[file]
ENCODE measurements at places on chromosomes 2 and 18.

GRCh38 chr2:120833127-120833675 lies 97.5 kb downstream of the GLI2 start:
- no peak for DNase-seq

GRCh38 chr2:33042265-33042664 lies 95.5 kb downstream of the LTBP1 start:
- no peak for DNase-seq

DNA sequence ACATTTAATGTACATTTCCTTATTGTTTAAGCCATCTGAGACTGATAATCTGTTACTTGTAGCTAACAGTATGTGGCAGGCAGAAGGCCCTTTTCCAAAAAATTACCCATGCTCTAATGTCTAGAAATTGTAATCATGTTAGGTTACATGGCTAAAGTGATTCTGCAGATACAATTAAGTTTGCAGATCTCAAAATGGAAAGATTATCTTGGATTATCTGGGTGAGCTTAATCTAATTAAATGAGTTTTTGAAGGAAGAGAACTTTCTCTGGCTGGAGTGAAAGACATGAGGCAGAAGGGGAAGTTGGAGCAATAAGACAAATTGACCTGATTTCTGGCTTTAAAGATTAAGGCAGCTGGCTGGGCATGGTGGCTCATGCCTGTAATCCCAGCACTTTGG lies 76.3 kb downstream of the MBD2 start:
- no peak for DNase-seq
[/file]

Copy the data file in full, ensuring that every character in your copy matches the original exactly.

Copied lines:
ENCODE measurements at places on chromosomes 2 and 18.

GRCh38 chr2:120833127-120833675 lies 97.5 kb downstream of the GLI2 start:
- no peak for DNase-seq

GRCh38 chr2:33042265-33042664 lies 95.5 kb downstream of the LTBP1 start:
- no peak for DNase-seq

DNA sequence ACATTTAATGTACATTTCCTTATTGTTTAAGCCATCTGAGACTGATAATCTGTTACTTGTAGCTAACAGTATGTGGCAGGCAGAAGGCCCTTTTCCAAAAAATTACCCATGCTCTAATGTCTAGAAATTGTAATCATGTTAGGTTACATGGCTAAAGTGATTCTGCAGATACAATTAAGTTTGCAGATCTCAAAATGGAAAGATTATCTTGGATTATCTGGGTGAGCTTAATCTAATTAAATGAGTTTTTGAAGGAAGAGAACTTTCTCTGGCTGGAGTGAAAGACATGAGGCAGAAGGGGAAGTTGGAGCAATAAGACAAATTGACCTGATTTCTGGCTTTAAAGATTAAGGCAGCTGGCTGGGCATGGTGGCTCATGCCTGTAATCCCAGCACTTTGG lies 76.3 kb downstream of the MBD2 start:
- no peak for DNase-seq